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Experts call Hong Kong’s zero-COVID policy unsustainable

HONG KONG (CNA) – With thousands of people locked down in tiny apartments, government quarantine centres filling up and many businesses shuttered, Hong Kong is scrambling to sustain a zero-COVID policy that has turned one of the world’s most densely packed cities into one of the most isolated.

The economic and psychological tolls from the global financial hub’s hardline approach – in line with China’s strategy – are rapidly rising, residents said, with measures becoming more draconian than those first implemented in 2020.

Flights out of Hong Kong’s international airport are down about 90 per cent, more than 8,000 people are locked down in government quarantine facilities and a congested housing block, while 900,000 students have been shut out of schools since the start of this week.

Doctors said the restrictions are taking an increasingly heavy toll on residents’ mental health.

Once one of the world’s most connected places, Hong Kong is reeling from the closure of its borders, impacting the free flow of people and the availability of food and foreign products the city is so highly dependent on.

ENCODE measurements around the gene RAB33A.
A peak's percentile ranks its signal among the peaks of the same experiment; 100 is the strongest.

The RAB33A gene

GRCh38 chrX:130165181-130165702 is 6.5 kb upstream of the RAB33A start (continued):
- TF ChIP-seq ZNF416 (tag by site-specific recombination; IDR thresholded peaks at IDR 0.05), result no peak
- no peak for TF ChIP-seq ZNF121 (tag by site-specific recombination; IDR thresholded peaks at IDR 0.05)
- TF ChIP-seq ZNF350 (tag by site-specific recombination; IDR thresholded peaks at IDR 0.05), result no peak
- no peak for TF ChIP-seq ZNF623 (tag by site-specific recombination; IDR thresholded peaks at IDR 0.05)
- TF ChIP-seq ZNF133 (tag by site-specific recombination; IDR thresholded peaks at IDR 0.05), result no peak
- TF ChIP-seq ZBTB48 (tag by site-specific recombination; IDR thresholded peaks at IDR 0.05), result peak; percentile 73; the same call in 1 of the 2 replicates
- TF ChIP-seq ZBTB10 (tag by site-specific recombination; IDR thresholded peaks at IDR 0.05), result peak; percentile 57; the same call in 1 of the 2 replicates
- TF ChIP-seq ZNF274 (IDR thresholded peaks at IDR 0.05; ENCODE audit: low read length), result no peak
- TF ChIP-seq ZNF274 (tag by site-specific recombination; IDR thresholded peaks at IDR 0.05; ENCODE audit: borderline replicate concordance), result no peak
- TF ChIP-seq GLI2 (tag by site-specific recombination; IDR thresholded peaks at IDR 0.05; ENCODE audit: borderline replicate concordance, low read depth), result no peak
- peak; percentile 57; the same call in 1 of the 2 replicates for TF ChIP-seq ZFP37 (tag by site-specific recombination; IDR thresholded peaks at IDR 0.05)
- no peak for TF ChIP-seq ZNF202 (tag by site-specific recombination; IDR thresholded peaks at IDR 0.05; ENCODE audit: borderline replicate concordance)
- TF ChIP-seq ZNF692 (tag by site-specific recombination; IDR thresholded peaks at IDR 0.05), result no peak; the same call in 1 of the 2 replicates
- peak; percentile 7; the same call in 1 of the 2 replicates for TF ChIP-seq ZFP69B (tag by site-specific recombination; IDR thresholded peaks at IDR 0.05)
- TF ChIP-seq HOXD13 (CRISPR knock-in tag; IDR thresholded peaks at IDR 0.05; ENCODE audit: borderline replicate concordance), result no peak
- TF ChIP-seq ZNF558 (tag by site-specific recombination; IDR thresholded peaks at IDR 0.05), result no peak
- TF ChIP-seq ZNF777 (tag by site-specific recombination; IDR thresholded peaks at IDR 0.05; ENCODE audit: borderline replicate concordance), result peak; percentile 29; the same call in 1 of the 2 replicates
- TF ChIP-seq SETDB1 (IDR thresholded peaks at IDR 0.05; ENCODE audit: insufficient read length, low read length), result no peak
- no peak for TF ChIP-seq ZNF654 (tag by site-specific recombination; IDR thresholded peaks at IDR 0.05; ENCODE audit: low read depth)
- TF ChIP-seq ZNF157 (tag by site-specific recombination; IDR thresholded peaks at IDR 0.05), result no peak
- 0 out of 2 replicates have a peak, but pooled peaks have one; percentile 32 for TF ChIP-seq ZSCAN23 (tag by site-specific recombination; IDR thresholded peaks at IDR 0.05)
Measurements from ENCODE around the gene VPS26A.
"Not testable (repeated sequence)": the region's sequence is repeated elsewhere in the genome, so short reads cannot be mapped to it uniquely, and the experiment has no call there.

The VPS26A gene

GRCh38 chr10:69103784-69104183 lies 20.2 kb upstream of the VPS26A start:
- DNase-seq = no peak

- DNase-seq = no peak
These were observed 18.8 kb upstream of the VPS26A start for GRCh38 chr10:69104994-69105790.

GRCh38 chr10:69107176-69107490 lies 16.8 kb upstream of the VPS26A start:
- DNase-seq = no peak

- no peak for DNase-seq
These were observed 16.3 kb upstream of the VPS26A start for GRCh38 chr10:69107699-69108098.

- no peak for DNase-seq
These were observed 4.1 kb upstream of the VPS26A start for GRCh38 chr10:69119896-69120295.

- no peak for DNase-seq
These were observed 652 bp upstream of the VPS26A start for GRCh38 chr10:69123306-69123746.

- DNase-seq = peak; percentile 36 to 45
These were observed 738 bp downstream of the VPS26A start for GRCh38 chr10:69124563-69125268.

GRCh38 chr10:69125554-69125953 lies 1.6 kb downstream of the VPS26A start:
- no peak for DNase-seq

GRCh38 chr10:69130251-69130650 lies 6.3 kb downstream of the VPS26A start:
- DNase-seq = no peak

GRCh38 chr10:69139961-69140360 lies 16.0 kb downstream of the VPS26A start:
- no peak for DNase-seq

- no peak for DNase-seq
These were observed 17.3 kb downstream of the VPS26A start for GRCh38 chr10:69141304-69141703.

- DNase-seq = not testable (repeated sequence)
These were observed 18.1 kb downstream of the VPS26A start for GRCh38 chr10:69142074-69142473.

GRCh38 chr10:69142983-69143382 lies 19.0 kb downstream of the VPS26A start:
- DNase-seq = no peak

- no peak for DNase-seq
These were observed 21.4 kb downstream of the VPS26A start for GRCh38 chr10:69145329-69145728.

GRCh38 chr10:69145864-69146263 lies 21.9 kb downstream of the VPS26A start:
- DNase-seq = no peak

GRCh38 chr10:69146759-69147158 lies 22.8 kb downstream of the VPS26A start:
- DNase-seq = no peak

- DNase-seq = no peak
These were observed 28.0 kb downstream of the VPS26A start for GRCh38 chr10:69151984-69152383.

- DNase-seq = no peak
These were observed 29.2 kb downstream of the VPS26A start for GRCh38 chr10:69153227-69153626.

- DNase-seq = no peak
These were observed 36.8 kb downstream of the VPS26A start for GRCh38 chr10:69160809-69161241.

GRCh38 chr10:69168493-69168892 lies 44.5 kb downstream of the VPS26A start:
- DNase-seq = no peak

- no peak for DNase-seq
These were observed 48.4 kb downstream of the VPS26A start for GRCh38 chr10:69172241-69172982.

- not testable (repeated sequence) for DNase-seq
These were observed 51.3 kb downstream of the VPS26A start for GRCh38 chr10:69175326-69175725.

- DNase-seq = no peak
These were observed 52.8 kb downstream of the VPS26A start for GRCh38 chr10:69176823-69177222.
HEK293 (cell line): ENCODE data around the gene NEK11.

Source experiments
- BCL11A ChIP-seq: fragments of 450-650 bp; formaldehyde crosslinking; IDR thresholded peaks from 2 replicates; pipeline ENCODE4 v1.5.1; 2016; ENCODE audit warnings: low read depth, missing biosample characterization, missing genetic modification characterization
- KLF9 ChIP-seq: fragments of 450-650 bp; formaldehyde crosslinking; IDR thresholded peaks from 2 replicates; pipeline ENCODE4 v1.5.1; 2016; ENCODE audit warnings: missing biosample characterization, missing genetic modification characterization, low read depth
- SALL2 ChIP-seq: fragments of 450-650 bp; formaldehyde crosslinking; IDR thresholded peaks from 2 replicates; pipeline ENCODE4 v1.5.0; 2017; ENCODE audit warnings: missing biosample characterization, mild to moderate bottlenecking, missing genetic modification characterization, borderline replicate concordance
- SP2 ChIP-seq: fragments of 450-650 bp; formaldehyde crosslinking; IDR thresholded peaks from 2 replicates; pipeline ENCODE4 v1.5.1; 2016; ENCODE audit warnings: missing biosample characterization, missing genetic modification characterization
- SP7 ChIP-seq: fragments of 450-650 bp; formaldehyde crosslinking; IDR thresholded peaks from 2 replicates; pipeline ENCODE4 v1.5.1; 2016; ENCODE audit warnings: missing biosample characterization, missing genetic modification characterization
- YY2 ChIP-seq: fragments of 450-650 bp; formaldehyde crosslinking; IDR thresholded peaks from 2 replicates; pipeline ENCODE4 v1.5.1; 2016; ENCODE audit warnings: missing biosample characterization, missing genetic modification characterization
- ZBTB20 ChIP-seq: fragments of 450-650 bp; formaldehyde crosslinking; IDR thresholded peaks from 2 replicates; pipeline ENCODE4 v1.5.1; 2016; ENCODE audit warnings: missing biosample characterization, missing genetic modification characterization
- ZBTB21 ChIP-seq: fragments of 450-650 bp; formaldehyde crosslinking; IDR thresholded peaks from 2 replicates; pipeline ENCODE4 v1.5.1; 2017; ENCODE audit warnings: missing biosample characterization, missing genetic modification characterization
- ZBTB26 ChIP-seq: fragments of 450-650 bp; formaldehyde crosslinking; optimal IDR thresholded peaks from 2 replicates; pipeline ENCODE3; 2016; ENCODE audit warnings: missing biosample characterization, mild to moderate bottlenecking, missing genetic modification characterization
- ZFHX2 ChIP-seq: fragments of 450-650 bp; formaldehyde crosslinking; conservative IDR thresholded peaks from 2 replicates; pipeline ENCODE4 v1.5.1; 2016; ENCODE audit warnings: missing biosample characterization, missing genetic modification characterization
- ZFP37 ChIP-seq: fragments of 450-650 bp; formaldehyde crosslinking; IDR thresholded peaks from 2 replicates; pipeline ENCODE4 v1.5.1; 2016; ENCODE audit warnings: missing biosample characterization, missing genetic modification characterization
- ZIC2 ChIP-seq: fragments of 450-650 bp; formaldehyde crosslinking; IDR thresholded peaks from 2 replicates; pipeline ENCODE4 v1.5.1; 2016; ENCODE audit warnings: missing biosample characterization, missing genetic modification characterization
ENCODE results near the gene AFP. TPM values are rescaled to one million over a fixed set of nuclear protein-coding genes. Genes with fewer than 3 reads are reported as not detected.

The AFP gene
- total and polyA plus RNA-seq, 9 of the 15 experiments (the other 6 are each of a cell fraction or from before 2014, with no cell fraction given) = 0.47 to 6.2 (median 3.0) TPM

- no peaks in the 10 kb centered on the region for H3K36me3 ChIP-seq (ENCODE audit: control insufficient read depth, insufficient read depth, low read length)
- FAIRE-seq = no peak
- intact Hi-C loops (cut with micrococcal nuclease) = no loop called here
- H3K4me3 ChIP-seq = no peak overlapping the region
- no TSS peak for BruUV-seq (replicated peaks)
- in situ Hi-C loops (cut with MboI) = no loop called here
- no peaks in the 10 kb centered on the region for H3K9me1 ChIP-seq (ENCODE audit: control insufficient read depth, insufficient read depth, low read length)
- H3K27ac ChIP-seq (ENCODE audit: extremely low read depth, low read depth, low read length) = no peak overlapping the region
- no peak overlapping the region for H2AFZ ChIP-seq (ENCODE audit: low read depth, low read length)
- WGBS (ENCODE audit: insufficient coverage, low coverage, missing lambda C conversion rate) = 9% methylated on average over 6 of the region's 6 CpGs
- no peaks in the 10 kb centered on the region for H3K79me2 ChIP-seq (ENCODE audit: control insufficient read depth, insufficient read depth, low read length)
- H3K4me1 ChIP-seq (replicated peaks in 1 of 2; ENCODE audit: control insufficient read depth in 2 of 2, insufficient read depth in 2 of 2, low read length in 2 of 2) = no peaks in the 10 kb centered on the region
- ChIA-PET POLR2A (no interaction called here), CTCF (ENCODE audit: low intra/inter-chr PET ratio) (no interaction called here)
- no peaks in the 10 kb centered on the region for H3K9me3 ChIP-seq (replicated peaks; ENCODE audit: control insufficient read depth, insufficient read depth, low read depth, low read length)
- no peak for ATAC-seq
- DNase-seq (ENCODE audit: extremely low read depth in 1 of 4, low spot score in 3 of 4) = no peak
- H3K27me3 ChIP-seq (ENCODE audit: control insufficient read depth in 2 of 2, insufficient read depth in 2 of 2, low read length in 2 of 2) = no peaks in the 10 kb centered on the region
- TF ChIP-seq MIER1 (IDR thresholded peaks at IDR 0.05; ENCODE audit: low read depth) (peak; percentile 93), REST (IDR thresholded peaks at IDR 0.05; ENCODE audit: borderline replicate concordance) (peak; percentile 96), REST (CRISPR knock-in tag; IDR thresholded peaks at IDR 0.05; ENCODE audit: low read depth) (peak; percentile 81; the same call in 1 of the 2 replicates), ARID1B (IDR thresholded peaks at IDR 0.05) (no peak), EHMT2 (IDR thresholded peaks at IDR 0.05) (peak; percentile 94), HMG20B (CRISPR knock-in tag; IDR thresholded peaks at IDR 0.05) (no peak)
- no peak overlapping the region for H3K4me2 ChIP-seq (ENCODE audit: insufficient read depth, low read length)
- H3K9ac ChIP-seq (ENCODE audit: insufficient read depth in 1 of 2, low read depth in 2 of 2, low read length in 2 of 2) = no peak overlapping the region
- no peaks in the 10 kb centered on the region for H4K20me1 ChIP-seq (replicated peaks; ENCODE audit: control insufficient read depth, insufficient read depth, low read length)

Besides schools, authorities in the city of 7.5 million have shut down playgrounds, gyms and most other venues, while tens of thousands of people are required to do daily coronavirus tests.

Restaurants and establishments close at 6pm. More than 2,000 hamsters and other animals have been culled to stop transmissions as community cases surge.

Clinical assistant professor at the University of Hong Kong’s Department of Microbiology Siddharth Sridhar, said “a very practical adjustment in terms of our containment strategy” was needed.

“This is not sustainable,” he said. “Eventually we are going to see a very local protracted outbreak, likely to be worse than previous cases.”

While Hong Kong succeeded in keeping the virus under control for much of 2021, there have been over 600 locally transmitted infections in January so far, compared with just two in December, as the highly transmissible Omicron variant spread.

“Essentially it’s playing whack-a-mole. It (coronavirus) will simply keep coming back,” said professor at the University of Nottingham in the United Kingdom Keith Neal, referring to the popular amusement arcade game.

People walk along a street in Hong Kong. PHOTO: AP